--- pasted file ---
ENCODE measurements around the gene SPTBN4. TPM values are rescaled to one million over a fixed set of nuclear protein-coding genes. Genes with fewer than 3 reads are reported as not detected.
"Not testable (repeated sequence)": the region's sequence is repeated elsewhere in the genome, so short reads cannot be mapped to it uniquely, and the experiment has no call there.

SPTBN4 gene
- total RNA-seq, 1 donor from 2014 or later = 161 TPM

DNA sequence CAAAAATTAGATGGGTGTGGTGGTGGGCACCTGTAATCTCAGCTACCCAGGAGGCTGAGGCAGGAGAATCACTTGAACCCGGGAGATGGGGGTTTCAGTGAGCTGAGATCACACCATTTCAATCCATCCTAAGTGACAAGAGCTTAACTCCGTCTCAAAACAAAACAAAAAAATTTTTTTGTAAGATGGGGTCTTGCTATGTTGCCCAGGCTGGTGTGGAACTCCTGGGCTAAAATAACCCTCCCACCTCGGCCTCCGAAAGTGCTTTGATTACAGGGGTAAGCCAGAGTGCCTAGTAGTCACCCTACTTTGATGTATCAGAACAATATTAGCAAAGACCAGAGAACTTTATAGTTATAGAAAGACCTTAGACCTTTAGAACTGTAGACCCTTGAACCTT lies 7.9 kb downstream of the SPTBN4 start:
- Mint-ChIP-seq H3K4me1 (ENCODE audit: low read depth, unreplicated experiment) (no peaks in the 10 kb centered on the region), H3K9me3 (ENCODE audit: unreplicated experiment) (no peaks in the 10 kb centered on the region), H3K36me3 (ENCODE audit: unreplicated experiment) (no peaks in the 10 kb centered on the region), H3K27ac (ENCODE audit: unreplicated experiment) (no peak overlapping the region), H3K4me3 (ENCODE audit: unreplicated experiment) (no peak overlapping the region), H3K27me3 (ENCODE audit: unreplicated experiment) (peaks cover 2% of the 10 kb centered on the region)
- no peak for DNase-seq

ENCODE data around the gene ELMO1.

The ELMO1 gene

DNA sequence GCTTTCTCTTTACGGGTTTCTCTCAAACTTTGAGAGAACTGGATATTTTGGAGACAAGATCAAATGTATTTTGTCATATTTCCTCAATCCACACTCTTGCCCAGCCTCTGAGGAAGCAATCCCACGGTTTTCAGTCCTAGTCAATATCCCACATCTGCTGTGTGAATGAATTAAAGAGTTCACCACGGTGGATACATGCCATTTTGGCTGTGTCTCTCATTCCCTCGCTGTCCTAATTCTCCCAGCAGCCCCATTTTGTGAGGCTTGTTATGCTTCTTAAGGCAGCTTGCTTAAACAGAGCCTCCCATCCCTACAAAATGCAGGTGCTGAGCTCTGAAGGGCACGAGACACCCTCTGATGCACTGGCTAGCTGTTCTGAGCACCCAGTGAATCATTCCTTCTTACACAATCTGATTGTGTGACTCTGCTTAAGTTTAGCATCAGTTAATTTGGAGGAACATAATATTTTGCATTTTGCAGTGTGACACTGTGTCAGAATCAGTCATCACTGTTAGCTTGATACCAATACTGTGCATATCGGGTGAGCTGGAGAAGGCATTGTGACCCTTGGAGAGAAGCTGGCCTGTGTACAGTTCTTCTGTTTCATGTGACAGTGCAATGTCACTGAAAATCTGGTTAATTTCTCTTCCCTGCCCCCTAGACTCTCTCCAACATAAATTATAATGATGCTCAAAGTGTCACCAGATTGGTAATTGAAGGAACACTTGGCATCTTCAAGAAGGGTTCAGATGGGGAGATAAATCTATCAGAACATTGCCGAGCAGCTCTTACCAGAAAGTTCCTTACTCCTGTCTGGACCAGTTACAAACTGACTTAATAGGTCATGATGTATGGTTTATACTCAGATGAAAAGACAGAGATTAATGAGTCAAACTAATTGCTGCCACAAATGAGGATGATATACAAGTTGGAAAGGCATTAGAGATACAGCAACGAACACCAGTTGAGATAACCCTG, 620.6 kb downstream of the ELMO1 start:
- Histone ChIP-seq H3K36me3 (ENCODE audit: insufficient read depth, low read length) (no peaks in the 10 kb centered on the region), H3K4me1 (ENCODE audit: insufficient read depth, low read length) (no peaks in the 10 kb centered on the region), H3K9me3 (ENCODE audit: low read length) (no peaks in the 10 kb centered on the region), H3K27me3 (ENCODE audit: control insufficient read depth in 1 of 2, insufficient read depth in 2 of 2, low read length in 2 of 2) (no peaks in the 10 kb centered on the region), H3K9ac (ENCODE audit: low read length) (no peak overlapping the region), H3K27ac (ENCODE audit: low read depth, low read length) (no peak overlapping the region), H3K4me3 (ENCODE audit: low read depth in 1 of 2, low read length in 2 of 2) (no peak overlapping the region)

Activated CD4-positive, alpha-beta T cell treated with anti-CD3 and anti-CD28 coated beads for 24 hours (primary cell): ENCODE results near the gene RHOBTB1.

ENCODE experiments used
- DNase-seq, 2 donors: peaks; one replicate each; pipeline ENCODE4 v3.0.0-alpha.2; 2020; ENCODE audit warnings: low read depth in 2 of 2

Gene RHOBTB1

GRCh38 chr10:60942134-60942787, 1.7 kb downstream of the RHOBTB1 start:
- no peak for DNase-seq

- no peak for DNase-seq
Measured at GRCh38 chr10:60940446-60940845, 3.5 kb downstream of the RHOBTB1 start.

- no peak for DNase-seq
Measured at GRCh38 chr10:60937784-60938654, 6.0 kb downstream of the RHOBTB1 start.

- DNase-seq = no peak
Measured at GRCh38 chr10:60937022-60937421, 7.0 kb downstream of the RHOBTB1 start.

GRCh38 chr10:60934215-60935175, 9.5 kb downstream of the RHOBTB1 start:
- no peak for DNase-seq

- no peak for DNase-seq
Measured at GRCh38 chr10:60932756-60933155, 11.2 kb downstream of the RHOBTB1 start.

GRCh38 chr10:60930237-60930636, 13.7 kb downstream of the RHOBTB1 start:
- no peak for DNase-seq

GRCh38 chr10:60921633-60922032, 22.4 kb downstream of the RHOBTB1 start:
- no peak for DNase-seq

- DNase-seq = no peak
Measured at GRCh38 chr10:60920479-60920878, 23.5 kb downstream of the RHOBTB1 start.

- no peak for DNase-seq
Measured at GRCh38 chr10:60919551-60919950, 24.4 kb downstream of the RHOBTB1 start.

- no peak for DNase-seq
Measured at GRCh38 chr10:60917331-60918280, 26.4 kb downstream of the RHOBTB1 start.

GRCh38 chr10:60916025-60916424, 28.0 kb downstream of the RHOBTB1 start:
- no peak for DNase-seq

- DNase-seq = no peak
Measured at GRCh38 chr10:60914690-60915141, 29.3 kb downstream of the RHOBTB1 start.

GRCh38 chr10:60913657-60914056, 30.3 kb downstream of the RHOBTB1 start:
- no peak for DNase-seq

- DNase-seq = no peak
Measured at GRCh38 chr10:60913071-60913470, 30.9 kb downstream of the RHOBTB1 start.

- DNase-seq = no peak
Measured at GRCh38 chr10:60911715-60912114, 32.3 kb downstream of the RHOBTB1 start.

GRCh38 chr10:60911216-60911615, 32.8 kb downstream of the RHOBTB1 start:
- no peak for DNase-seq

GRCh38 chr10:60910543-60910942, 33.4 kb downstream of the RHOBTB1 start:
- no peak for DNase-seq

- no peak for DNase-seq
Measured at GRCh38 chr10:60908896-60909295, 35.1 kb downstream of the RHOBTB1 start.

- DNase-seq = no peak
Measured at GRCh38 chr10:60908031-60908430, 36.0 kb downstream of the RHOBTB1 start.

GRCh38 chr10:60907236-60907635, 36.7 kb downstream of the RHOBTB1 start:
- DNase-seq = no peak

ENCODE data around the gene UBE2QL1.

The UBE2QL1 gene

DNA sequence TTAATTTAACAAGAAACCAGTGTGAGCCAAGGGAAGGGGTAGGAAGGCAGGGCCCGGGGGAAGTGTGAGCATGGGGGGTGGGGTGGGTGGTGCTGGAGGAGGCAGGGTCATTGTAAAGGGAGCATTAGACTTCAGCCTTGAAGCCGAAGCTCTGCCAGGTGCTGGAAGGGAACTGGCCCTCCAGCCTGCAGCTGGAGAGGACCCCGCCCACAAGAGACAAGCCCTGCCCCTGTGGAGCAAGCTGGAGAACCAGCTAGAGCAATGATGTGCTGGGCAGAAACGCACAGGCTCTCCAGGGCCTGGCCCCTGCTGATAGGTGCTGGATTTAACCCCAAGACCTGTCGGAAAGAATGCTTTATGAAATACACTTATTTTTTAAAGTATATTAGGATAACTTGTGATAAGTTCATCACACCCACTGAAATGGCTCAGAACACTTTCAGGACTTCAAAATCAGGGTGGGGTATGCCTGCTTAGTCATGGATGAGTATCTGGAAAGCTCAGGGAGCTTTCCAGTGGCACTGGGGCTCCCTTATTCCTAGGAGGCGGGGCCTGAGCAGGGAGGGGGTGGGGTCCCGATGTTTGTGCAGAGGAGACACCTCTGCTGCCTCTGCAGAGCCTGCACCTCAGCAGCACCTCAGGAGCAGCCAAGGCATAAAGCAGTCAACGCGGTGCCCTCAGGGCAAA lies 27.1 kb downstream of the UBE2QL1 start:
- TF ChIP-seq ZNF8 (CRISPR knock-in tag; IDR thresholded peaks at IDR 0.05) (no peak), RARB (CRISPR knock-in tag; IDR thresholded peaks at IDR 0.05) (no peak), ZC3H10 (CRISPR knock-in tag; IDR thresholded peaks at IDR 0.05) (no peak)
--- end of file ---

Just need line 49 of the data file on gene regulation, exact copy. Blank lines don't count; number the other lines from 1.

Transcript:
- no peak for DNase-seq